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Thomas Jefferson's lost books found in Missouri library

Thomasjefferson_peale Books from President Thomas Jefferson's personal library that had long been thought missing have turned up -- in the rare book division of the library at the Washington University in St. Louis.

The Associated Press reports:

Dozens of Thomas Jefferson's books, some including handwritten notes from the nation's third president, have been found in the rare books collection at Washington University in St. Louis.

Now, historians are poring through the 69 newly discovered books and five others the school already knew about, and librarians are searching the collection for more volumes that may have belonged to the founding father.

It turns out they've been there since 1880, when Jefferson's granddaughter, Ellen Wayles Randolph Coolidge, and her husband donated them to the university. They were part of a collection sold two years after Jefferson's death, and acquired by Ellen's husband through a friend; the family was particularly interested in books in which Jefferson had made notes.

Although a pair of scholars turned up the 69 new books, more researchers than that have been on the case. Like many historical and well-known readers, Jefferson's library has been reconstructed online by volunteers at LibraryThing. There you can find the details of Jefferson's own cataloging of his books, as well as more information about his collections, sales and distributions.

In 1815, Jefferson sold his book collection to the Library of Congress -- but that collection has been lost. In an online exhibit, the LOC explains:

By 1814 when the British burned the nation's Capitol and the Library of Congress, Jefferson had acquired the largest personal collection of books in the United States. Jefferson offered to sell his library to Congress as a replacement for the collection destroyed by the British during the War of 1812. Congress purchased Jefferson's library for $23,950 in 1815. A second fire on Christmas Eve of 1851 destroyed nearly two thirds of the 6,487 volumes Congress had purchased from Jefferson.

The Library of Congress is working to reassemble the books of Jefferson's that were lost. Maybe Washington University can help.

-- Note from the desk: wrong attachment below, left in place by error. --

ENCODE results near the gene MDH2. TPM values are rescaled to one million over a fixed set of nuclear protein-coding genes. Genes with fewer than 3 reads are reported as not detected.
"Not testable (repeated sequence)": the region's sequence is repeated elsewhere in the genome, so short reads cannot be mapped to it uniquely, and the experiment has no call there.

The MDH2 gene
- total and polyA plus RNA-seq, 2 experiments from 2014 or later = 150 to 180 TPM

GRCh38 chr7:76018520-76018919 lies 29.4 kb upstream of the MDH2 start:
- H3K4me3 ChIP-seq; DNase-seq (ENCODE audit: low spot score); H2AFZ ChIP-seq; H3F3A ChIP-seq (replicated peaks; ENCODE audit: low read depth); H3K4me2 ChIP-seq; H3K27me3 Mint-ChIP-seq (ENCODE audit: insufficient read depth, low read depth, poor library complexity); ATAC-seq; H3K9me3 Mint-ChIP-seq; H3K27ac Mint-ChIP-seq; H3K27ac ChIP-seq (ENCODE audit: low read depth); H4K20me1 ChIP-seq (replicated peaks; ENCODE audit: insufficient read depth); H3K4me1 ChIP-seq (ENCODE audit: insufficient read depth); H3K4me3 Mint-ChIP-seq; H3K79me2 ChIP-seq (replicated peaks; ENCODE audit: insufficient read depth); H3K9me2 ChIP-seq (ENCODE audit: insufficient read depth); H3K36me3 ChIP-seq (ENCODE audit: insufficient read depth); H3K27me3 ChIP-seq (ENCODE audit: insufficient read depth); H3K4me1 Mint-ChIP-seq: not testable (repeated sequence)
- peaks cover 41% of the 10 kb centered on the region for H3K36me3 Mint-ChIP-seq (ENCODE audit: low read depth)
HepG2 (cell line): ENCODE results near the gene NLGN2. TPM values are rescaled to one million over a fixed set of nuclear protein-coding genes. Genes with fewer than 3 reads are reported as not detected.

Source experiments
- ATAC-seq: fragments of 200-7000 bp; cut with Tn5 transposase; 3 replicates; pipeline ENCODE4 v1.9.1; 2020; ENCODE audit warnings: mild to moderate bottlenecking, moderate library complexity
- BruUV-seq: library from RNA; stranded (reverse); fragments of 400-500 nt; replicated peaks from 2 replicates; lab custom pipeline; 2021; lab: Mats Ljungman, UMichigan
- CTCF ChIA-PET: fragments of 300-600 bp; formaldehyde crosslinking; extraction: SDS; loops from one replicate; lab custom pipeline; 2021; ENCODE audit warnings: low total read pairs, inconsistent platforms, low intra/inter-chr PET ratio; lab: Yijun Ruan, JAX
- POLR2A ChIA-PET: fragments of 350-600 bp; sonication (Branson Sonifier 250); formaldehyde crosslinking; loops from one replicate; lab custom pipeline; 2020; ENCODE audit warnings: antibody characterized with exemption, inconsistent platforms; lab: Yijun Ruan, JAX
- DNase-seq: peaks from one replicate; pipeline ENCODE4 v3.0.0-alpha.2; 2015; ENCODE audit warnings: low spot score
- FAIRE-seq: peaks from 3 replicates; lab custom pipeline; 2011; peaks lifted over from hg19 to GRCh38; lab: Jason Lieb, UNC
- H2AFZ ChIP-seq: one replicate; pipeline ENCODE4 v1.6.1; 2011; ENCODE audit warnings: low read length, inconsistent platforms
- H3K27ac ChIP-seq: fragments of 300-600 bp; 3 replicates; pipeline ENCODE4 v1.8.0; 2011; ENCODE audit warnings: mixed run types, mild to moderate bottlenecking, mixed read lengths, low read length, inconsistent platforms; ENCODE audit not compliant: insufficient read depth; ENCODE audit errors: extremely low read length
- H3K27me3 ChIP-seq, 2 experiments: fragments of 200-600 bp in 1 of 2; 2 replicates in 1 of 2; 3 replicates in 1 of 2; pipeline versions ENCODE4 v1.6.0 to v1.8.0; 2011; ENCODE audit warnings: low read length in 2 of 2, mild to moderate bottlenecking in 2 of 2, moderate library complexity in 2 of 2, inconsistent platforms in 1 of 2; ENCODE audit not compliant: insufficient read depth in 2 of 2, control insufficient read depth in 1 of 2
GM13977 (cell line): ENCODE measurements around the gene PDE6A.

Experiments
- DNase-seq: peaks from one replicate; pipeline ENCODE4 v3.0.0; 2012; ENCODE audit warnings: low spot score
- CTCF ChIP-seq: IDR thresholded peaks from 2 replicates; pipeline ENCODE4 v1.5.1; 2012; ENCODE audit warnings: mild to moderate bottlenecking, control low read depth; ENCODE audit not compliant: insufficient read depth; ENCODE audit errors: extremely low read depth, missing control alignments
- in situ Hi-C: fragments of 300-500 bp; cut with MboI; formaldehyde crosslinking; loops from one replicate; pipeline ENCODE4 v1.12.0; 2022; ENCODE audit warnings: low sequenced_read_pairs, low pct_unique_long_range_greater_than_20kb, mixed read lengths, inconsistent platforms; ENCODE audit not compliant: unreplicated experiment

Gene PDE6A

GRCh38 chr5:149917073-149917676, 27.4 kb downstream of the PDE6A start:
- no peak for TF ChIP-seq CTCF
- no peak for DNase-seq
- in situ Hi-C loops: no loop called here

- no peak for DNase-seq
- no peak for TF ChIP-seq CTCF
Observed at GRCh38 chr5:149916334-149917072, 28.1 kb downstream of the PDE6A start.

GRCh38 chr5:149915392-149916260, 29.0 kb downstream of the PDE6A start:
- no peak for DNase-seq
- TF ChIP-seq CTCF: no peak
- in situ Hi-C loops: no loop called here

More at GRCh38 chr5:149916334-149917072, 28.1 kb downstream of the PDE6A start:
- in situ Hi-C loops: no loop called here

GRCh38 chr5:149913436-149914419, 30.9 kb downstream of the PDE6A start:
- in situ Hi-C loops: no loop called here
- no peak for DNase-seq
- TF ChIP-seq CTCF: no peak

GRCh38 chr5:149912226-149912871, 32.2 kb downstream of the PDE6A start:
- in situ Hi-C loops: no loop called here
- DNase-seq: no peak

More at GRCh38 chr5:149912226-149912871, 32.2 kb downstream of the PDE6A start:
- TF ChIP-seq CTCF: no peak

-- Carolyn Kellogg

Photo: Portrait of Thomas Jefferson by Rembrandt Peale, crica 1805. Credit: Associated Press

 
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Last week I had an amazing opportunity to spend an evening in the Library of Congress at a private reception. I found myself standing alone in the recreated Jefferson Library for about 15 minutes. History touched me.

Just remember what Ray Bradbury has said, "There's more than one way to burn a book."

I'm imagining myself in his recreated library. I find it really historic. I think that reassembling the books is a great idea and I do hope that Washington University will make this possible.

Deceptive headline:

The rare book collection of top-notch Washington University is a bit more than 'a library in Missouri'.


Not exactly your neighbor branch patrolled by 6 year-olds with jam-covered hands.

"The rare book collection of top-notch Washington University is a bit more than 'a library in Missouri'. Not exactly your neighbor branch patrolled by 6 year-olds with jam-covered hands."

And yet it took them 131 years to figure out what they had in their collection...hmm.

Nice jacket he has in the picture there. Guy was a real player.

I wonder if there is a list of the books the Coolidge family originally donated.. and if that list matches the books discovered.

Sounds like the books are in a safe place. I do feel they should come home to Monticello.

Having visited Monticello on several occasions I can only imagine what a unique historical "find" Pres Jefferson's lost library was. For when you stand in his house history surrounds you in every room and it is easy to imagine him standing beside you. He was an exceptional president; he was an exceptional citizen and the nation really owes him a great deal of gratitude for establishing the Library of Congress that we enjoy today. Without his love of books there would be no Library nor, if there was one, it would not be as complete w/out his beloved books.


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